Wednesday, November 6, 2013

Machete Kills

Im not sure why, but I loved the first Machete. For me, it succeeded in making me laugh. Is it a real film? No. But I had a hell of a lot of fun with the first one. The odd thing is that I do NOT like Robert Rodriguez. I dont care for his style, and I dont care for his films. But he struck a chord with me with the first Machete. It was over-the-top, had killer stunt-casting, and was just generally hilarious. So with the first film ending with a tease of what's to come, I naturally got excited.

It took 3 years for Machete Kills to happen. And Im not quite sure if ideas were tossed around within those 3 years, or if they were tossed around RIGHT before shooting began, because the film was kinda' sloppy. What the first film achieved was some sense of cohesiveness. Machete Kills isn't really a cohesive film at all. I understand that if the first film was Rodriguez's "Mexican Shaft" that the second film was his "Moonraker". But for me, you can't switch a franchises genre around so abruptly. The whole film just felt off.

Let's get to plot of the film. Machete is hired by the President of the United States to stop a madman from launching nuclear missiles into space. A much larger idea than just border patrol issues like in the first one. And I'll admit, with his mission in "Kills" comes some pretty funny situations, but for the most part, it almost seemed like it was trying to be a homage to something as recent and undeserving like Jason X or something. I know for a fact that wasn't the intention at all. Maybe Leprechaun 4: In Space would be a better comparison. Regardless, they should have kept the character grounded (literally) for maybe another 3 movies.

I guess I'll get to the plus of the film. And that is once again the casting. Machete had Robert DeNiro, Don Johnson, and fucking Steven Seagal. Machete Kills? MEL FUCKING GIBSON. Dont even worry about who else is in the film. Mel steals the show. And I am not saying that biasedly. Everyone else in the film isn't even in the movie long enough to do anything with their characters. Mel plays an arms dealer named Luther Voz, and does it so fucking well. Voz is essentially a classic Bond villain. I would say he hams it up, but he plays it pretty straight, it's his costumes and surroundings that seem to ham up his character (he wears a fucking cape!). If you threw Mel in a Daniel Craig Bond film as the villain, with a serious tone and all, you would have something GREAT.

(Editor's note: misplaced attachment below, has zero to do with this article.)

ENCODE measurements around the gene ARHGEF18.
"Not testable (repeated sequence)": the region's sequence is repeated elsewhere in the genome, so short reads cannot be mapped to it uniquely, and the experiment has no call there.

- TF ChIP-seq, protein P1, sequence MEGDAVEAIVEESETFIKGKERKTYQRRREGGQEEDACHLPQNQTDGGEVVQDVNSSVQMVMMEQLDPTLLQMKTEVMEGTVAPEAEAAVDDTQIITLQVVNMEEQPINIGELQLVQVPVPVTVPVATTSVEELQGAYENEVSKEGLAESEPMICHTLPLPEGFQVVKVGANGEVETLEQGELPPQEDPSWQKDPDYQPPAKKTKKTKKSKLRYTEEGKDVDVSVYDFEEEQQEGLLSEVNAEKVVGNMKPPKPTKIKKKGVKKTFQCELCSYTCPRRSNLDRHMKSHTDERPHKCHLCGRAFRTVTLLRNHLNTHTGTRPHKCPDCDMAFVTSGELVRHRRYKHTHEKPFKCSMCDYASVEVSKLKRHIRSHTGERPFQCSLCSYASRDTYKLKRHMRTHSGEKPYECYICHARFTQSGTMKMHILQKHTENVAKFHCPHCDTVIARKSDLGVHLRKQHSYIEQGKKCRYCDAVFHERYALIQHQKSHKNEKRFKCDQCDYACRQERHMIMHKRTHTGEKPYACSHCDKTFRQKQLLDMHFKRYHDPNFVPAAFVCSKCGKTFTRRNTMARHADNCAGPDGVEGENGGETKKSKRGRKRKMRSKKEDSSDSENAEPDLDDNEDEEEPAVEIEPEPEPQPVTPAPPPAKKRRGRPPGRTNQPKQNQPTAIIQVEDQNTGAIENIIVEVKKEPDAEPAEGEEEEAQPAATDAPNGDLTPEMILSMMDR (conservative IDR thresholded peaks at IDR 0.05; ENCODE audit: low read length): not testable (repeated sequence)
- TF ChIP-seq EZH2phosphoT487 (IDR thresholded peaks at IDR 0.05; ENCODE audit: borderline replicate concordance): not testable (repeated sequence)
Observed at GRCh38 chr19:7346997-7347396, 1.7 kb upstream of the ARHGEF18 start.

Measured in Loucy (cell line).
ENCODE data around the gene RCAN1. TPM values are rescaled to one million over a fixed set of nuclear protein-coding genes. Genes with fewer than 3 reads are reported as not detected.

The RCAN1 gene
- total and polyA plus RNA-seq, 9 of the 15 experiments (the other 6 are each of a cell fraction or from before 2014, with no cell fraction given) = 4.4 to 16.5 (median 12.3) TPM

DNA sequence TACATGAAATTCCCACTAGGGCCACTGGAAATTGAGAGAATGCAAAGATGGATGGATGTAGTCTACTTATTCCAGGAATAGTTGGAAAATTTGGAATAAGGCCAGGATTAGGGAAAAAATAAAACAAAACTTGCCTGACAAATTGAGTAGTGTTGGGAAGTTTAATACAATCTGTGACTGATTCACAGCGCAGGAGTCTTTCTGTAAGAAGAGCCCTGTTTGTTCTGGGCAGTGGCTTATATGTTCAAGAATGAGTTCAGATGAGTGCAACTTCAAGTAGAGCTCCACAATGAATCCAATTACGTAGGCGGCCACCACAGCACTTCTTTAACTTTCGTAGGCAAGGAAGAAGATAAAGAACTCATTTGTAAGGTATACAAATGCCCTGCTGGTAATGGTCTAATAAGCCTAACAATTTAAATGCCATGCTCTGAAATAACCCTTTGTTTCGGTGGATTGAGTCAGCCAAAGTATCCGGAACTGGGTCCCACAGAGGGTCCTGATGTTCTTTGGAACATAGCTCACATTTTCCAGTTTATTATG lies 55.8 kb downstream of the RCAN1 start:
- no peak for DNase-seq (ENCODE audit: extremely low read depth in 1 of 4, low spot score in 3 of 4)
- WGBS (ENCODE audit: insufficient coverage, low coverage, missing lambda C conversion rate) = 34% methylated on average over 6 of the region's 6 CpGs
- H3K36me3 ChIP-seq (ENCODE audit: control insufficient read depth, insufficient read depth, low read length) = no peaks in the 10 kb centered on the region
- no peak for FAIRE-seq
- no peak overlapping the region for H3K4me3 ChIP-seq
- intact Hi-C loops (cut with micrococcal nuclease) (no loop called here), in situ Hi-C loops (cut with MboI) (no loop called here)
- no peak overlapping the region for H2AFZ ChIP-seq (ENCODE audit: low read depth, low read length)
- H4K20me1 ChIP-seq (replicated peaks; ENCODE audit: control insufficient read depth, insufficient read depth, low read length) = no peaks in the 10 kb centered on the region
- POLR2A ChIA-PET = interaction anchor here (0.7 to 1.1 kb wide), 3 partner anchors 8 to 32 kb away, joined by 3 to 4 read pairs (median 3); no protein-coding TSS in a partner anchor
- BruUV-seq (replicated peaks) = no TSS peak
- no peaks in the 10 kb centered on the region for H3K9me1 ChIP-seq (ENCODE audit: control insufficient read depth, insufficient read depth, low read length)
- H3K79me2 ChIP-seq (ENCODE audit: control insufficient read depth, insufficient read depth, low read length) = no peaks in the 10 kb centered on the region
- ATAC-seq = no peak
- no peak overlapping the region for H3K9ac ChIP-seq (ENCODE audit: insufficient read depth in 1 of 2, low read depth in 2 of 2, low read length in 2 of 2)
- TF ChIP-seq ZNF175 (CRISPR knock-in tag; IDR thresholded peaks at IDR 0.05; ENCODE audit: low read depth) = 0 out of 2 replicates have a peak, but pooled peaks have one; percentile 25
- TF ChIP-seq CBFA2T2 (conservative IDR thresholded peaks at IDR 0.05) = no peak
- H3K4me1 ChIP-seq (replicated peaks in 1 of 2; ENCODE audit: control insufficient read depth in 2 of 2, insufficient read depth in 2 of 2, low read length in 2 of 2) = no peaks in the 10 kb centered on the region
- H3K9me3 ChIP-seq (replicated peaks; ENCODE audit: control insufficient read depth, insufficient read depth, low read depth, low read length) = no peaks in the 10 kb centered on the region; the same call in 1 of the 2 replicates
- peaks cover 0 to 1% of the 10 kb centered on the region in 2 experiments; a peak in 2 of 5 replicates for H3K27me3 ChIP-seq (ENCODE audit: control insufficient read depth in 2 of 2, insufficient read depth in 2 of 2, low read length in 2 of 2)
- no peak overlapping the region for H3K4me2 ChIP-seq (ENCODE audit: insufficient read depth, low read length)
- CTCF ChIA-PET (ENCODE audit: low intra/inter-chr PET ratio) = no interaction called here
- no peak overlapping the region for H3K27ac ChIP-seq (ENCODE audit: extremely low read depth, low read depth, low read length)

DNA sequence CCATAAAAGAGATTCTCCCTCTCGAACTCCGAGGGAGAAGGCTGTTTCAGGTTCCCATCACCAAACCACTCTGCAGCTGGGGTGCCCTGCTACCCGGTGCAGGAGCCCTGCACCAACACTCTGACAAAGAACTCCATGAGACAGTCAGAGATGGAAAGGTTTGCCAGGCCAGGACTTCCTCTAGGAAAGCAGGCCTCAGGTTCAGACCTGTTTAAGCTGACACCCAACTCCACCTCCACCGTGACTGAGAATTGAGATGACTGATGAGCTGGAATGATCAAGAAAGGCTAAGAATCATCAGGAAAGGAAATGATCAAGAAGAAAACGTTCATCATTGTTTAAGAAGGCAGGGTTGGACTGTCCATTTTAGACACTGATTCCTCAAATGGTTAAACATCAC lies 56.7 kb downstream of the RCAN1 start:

Now to nit-pick a problem with BOTH films, it's use of blood. There are PLENTY of scenes with clever and grotesque ways of dismembering and killing the baddies. It's just a shame there are no practical FX. It's all digital. And that is one of the many things that Tarantino excels at that Rodriguez does not. If you watch Django Unchained, you can clearly see that ALL of his kills are on-set squibs. Rodriguez loves to digitize everything. He shoots digital and does all of his FX in post. Which just shows a sense of laziness. I dont care if I dont like the film or not, I know Tarantino tries to make everything inside the frame as real as possible (not to mention on actual celluloid). I didn't really notice much (or any) feux-film grain in Machete Kills, but the fact that he used it for the fake trailer and the first film made absolutely no sense. If he wanted to get a sense of "aging" and "distortion", the picture should be pixelated. Putting film grain on digital video is like... Actually, I can't think of anything as stupid.

The one thing I WILL give to Rodriguez is his outsider-esque mentality. What do I mean by that? I'll explain. He works and operates in his hometown of Austin in his own film studio. He chooses less traditional projects (Sin City, Machete, etc.) and out-of-left-field projects (Spy Kids). Is Spy Kids the least bit good? Absolutely not. But I can admire wanting to make a movie his own kids can view. His craft may not be very good, but I can admire the independence he has in creating what he creates.

I know it doesnt sound like I liked the film, but in the end, I actually did. It was fun. Just not nearly as good or humorous as the first film. And that's even with the presence of Mel Gibson. Sheesh.

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